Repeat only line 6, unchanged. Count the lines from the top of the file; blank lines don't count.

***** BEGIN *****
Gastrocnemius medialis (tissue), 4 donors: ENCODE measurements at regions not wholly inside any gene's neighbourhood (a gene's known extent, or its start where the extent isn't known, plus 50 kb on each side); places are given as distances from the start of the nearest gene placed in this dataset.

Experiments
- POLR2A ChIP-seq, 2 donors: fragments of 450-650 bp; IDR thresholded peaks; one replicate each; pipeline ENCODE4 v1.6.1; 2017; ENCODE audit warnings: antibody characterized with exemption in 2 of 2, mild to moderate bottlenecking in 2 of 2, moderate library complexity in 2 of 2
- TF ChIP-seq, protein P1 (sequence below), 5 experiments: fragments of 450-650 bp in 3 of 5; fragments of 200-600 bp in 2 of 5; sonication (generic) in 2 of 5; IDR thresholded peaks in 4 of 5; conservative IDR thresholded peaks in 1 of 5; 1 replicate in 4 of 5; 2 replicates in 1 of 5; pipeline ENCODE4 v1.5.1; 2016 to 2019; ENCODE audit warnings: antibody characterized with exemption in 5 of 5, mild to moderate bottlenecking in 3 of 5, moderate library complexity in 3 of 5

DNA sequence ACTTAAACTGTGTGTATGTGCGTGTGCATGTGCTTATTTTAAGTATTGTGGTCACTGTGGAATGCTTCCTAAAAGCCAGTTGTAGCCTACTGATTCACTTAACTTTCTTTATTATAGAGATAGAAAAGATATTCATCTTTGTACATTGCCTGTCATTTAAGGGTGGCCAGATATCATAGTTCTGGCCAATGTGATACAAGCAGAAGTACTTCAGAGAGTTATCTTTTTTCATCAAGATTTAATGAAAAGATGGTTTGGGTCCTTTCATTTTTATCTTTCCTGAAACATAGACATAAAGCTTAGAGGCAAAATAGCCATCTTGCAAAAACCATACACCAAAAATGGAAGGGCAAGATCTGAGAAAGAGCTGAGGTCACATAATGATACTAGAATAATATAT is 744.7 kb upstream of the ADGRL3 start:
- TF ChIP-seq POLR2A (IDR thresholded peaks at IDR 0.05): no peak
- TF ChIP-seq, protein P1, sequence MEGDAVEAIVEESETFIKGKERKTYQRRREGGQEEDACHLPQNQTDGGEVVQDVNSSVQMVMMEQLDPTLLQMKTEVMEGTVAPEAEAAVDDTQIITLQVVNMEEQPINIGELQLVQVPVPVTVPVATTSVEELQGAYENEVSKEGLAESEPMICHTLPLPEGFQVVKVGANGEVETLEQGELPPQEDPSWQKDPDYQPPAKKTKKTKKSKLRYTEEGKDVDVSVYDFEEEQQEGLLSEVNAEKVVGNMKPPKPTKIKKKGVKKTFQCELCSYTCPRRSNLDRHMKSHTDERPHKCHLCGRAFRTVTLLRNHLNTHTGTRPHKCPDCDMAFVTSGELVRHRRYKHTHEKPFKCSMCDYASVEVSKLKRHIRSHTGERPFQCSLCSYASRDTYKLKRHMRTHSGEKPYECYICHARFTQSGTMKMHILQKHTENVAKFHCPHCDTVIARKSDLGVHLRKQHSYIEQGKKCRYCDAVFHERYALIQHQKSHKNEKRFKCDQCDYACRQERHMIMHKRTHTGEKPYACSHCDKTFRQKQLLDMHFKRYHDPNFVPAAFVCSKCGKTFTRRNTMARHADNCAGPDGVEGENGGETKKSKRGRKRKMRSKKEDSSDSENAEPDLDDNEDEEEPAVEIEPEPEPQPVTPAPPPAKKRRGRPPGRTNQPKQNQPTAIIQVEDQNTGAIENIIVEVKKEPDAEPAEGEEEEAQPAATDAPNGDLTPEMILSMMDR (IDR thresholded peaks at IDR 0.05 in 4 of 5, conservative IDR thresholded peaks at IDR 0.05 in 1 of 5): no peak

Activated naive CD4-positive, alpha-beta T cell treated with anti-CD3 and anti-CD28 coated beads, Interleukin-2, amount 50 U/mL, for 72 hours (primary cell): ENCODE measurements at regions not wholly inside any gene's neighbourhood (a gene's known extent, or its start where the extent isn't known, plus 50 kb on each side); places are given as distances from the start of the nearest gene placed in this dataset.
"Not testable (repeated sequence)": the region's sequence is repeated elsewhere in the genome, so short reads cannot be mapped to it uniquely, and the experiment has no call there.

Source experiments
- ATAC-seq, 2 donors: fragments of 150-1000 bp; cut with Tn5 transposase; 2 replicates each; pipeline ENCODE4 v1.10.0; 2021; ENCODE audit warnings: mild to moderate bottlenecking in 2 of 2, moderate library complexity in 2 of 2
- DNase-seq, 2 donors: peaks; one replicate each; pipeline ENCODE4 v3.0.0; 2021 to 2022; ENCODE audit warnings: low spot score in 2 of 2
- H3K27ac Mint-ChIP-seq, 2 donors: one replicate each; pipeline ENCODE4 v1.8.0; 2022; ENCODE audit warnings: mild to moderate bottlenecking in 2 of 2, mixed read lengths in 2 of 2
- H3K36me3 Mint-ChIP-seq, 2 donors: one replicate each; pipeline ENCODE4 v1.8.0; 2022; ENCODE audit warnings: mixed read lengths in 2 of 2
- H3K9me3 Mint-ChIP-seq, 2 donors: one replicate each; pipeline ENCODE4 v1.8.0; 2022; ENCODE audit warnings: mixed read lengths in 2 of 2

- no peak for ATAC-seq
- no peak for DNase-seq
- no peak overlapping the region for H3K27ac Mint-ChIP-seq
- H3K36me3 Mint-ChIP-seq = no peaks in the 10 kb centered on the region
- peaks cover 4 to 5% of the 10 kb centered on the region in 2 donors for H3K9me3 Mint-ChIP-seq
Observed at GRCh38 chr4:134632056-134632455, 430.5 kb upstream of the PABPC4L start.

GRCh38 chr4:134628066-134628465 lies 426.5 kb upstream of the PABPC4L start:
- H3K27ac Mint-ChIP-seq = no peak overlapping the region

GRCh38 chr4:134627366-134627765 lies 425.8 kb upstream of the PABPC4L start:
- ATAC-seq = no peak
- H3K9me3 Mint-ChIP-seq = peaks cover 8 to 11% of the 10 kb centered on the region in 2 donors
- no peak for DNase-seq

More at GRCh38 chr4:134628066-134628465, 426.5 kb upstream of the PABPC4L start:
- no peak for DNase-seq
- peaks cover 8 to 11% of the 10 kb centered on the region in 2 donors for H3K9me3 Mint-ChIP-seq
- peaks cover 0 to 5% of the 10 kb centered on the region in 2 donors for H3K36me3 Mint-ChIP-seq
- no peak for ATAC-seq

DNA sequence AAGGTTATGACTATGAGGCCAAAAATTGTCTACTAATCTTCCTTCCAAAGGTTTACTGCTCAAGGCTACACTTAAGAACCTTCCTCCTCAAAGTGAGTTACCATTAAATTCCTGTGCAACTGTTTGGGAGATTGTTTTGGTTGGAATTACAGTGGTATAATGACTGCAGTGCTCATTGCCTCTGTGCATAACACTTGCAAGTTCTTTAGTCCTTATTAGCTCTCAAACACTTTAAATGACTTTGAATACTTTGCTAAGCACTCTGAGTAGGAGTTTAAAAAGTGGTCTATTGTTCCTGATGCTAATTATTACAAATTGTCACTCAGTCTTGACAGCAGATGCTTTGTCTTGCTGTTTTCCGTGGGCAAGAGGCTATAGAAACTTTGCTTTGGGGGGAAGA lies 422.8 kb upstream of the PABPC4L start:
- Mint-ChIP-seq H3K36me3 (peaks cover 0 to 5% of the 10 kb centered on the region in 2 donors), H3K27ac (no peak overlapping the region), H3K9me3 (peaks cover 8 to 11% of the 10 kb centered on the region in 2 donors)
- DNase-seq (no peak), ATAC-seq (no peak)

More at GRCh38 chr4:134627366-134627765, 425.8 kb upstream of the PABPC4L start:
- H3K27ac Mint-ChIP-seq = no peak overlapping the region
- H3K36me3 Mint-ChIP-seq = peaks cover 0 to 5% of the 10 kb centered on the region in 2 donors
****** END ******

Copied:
- TF ChIP-seq POLR2A (IDR thresholded peaks at IDR 0.05): no peak